How to Know If the iPhone 5s Camera Upgrade is Right For You

| How-To

I know. It’s an odd title. How will you know if the iPhone 5s camera upgrade is for you? It’s a simple answer: just read this article in its entirety. Contrary to many opinions you hear, the iSight camera and related software in the new iPhone 5s is NOT a trivial upgrade!

You know what they say: we all have them – opinions – and I have mine. But my opinions on this matter are based on years of experience in photography as a profession – both commercially and as an instructor. Over the past couple of years, I’ve even been working a great deal in educating others on the marvels of “iPhoneography.”

As of this writing, I am a week away from testing the iSight camera on my shiny new bauble – the iPhone 5s. Therefore, what I write today is based on the published specifications and statements made by Apple. Apple doesn't get caught up in hyperbole, and while I take everything with a grain of salt, I have no reason to dismiss their claims about the new camera.

Let’s get past the one thing that is guaranteed to produce controversy from those who should know better. The fact that the megapixel-count in the iPhone 5s camera sensor remains unchanged means absolutely nothing!

That’s right. Unless you want to print anywhere from poster-size to billboard-size images and beyond, eight megapixels is more than enough for stunning, award-winning photographic prints. When contemplating images destined for the web or email, concerns over megapixels shouldn't even enter the conversation.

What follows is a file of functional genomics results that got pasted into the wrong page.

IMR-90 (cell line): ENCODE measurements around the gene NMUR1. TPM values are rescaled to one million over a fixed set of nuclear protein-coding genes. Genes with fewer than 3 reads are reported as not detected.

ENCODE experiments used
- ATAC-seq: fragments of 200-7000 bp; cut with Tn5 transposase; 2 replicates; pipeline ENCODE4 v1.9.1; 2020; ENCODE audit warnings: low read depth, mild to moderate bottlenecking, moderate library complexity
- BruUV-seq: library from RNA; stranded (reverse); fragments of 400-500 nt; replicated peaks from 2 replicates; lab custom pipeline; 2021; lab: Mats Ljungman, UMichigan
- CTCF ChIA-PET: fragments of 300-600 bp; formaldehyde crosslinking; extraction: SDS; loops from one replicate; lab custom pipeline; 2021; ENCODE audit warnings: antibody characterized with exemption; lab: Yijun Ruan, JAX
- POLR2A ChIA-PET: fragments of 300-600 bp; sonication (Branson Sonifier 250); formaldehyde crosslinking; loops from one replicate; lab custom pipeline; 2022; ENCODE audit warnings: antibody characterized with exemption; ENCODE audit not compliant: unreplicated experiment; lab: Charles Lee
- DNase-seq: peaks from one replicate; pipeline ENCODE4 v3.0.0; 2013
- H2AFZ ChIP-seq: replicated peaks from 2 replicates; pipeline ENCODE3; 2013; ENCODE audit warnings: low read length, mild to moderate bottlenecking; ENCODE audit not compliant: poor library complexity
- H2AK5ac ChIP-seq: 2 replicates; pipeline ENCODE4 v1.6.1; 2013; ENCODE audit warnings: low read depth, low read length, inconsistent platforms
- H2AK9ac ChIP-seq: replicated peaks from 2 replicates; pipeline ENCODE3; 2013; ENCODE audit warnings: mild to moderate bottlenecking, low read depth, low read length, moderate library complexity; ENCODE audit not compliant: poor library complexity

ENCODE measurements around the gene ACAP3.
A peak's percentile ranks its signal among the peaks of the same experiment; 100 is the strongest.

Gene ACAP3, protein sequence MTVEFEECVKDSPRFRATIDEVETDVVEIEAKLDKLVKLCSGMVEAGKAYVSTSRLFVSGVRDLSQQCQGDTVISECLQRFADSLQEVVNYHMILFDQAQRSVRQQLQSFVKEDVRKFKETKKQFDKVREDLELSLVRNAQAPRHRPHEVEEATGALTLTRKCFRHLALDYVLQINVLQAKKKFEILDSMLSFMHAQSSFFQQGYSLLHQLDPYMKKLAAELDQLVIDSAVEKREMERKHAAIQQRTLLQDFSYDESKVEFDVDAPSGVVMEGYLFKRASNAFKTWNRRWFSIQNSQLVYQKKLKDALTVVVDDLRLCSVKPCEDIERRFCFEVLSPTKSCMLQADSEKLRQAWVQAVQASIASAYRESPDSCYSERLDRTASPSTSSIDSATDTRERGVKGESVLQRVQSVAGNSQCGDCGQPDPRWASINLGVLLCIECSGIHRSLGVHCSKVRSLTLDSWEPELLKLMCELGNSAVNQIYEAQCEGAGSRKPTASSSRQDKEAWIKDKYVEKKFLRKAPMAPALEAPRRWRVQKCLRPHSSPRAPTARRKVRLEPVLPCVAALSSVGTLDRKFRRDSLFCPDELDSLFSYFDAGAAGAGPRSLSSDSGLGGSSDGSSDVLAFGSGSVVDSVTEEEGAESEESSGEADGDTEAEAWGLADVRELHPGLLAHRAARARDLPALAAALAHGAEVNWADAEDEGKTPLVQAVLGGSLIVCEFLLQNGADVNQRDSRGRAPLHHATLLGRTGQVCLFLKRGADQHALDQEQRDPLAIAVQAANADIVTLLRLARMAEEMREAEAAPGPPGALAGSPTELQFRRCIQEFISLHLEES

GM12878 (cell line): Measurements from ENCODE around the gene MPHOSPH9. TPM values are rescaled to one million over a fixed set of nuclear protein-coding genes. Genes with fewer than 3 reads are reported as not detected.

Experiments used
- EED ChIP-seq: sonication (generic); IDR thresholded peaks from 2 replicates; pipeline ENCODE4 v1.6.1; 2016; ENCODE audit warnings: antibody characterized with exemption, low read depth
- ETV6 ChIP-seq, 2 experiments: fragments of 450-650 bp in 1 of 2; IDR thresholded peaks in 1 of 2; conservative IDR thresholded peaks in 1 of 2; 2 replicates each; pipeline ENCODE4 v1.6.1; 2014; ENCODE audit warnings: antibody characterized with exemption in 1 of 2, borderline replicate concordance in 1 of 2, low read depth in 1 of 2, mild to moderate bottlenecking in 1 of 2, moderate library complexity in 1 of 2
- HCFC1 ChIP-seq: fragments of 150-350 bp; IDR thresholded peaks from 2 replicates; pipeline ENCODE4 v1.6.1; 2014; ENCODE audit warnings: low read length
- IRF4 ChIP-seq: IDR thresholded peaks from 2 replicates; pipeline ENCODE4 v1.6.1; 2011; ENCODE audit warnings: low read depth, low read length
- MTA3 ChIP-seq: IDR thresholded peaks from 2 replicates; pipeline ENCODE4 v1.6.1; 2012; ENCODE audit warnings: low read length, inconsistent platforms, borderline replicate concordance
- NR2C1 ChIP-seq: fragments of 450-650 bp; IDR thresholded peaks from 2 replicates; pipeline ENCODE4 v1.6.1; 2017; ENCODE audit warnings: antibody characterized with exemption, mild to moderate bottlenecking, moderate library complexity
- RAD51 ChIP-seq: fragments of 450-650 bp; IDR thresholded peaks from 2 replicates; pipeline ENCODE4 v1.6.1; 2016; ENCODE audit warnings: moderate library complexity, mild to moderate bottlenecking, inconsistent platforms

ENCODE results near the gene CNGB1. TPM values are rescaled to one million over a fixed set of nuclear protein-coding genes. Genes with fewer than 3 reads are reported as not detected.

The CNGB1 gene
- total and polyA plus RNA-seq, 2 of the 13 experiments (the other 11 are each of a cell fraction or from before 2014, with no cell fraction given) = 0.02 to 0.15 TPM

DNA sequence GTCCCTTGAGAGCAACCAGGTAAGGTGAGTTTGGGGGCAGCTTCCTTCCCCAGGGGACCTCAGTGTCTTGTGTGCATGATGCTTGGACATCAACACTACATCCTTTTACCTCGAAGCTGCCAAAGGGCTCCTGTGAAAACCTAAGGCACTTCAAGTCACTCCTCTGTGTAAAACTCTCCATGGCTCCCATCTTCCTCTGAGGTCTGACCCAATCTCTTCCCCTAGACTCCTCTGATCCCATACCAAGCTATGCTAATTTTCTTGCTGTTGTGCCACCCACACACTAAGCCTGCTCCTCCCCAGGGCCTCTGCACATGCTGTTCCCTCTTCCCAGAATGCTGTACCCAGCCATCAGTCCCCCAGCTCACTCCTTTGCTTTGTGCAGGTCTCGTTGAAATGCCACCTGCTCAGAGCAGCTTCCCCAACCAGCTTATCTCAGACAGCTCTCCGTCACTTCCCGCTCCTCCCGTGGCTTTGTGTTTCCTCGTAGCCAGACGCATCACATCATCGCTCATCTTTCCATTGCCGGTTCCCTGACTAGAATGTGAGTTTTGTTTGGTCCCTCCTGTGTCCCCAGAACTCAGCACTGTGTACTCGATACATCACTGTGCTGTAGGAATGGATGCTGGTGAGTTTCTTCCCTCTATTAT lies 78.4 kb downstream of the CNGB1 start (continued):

In any event, really…who prints anymore?

I used to print. I’ve spent more money on printer inks than I have spent on all my iPhones, iPads and scores of photography apps. Take all of that and multiply by ten. My imagery is now all displayed electronically in one form or another. And so, my home and office are now free of photo printers.

Don’t get me wrong. There is indeed value in printing photos. If I want prints, I am very satisfied with the quality and service that online services like Mpix.com provide. I don’t see an end to gifting prints to family and friends or adorning walls with framed prints any time soon.

There are some Android-based smartphones that tout pixel-counts higher than our eight. One even boasts 41MP! That’s wrong on so many levels. Try asking their owners what issues they might have with their device. The top answer you are likely to hear is that of image storage limitations. That’s because higher pixel-count equates to larger image files and ultimately, higher storage requirements, not to mention longer data-transfer times and difficulties processing these images in photo editors on the device. Besides, let’s face it, it’s all wasted storage for the most part anyway.

So, lets forget the megapixel thing. As far as I’m concerned, it’s all marketing hype and has gone by way of the PC processor clock-speed wars of the ‘90s.

Let’s instead address those aspects of a smartphone camera that do matter, and why the camera in the iPhone 5s represents a substantial upgrade worthy of consideration.